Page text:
A number of strange things have caught the attention of attorney Jeremy Hogan, who now believes the deposition of William Hinman never took place.
The Securities and Exchange Commission filed a complaint against Ripple Labs and individual defendants, Brad Garlinghouse and Chris Larsen, for the sale of unregistered securities, implicitly pointing to XRP as a security.
The industry reacted by delisting XRP from cryptocurrency exchanges in the United States and partnerships with Ripple soon crumbled, including MoneyGram – which is now apparently being approached by ex-Ripple co-founder Jed McCaleb and its new blockchain competitor, Stellar.
Talk of an almost inevitable settlement with the SEC soon emerged, with high-profile figures within the XRP community explaining how such a deal would look like.
Ripple’s XRP losing competitive advantage: BIS and SWIFT going real-time
In late June, and judging by the state of affairs, attorney Jeremy Hogan said he didn’t “see the case being decided at summary judgment until early 2022 – maybe January”.
As to a potential settlement, that “is likely to be after at least the close of fact discovery and that is now early September and even more likely to be after October 16.” – read the whole analysis here.
That overview might have changed dramatically after a series of “strange things” happening since June culminating in the silence from Ripple after the scheduled deposition of William Hinman on July 27 – which transcript cannot be accessed.
Attorney Jeremy Hogan suspects the sworn testimony never took place: “First, I don’t think the deposition of Director Hinman took place this last Monday. If it had, where is the transcript to be filed under seal for an in-camera review by the Judge and where is the motion to compel Hinman to answer certain questions?”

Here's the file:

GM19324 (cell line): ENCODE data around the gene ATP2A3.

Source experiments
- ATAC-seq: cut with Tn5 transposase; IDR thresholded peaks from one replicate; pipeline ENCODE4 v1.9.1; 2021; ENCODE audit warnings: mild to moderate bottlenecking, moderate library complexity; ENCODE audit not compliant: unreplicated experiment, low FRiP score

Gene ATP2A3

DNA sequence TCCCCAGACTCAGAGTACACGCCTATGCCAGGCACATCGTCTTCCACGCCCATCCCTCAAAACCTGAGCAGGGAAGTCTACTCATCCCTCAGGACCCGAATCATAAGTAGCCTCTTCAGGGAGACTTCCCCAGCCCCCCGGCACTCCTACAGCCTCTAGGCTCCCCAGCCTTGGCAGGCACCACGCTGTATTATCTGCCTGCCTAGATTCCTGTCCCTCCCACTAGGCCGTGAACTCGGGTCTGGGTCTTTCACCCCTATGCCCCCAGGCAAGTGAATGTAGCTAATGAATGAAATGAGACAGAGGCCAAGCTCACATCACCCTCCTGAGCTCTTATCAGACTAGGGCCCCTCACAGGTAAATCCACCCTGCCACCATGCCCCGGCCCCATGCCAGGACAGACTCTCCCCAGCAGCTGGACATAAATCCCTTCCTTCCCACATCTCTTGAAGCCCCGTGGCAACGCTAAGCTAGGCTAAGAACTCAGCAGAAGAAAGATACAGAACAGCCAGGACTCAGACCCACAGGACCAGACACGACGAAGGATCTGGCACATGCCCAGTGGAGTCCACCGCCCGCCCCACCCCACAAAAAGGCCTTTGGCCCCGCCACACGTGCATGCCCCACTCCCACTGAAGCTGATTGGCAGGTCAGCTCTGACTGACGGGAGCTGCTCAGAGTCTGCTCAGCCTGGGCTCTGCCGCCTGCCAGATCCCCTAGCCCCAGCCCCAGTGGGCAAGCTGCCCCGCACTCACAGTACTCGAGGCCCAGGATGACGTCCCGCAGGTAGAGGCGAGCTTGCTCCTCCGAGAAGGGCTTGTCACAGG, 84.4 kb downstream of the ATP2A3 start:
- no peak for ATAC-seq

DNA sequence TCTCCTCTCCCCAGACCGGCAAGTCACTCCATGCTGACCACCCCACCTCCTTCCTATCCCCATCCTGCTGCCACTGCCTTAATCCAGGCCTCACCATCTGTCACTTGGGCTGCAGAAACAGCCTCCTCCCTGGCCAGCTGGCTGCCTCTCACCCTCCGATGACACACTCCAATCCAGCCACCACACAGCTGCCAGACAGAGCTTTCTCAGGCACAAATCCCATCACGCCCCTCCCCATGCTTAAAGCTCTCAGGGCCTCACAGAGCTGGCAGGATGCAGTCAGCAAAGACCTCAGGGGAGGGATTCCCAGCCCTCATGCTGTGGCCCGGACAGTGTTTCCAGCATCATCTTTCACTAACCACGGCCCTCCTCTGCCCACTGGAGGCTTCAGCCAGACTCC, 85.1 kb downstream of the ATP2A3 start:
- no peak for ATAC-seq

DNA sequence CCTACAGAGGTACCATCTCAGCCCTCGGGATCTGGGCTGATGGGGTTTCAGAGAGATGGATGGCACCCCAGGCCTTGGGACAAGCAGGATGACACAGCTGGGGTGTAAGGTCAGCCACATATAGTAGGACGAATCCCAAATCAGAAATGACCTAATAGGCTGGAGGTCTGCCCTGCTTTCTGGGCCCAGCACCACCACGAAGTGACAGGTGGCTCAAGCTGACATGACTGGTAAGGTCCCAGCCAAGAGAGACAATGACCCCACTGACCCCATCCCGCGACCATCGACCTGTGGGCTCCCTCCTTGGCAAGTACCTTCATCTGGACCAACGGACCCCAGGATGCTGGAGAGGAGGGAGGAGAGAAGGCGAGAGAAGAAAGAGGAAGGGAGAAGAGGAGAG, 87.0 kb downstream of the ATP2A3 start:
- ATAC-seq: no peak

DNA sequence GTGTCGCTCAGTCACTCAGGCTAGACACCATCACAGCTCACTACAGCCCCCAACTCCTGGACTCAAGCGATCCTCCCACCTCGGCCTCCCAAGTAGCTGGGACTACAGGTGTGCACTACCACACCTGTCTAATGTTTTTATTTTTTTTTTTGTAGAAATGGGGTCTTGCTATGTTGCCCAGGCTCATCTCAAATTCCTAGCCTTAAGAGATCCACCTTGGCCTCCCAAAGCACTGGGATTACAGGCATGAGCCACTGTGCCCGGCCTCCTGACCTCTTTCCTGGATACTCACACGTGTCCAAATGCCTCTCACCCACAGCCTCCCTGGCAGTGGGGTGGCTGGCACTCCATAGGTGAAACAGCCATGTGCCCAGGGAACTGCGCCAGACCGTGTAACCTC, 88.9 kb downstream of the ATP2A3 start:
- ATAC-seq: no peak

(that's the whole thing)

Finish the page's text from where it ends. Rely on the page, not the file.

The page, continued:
“Strange things” first occurred as the Judge granted the defendant’s motion in regard to discovery related to Bitcoin and Ether, which are relevant for the Howie test and the Fair Notice defense, but the SEC did not hand over the documents even despite risking monetary sanctions from the court.
In June 14, the agency “promised to substantially complete its production of the internal documents before July 2”, but on the court hearing of July 15, the Ripple counsel complained to the Judge the internal documents never arrived. Then, the Judge told the counsel to file a brief the next week, but Ripple never did.
Attorney Jeremy Hogan also noticed how the SEC was desperate for the deposition not to go forward and how quickly the SEC and Ripple reached an agreement regarding the terms of the testimony – “Really? The Grand Canyon was crossed just like that? Hmmm…”
The cherry on top was the two SEC Commissioners’ public statement last week admitting to lack of clarity within the digital asset ecosystem.
“Something I’ve never seen in litigation before, 2 Commissioners of the SEC came out arguing, essentially, that Ripple’s Fair Notice Defense was valid – that market participants do not have Fair Notice in the crypto space.”
That public statement was added to Ripple Labs and the individual defendants’ motions on fair notice and to dismiss the case, respectively. The SEC responded to both letters, but only the individual defendants replied back to complete their record.
“Wow. Did Ripple blow it? Do Ripple’s 23 lawyers need more than 9 days to draft a 3-page reply brief? Or… wait for it. Or is it possible or yes even likely that Ripple didn’t bother to file a response to the SEC because IT DIDN”t NEED to. And Ripple didn’t need to file a reply because there were serious discussions regarding se…”
There could be hundreds of other explanations, but an upcoming settlement is his “best guess” unless something is filed by Friday.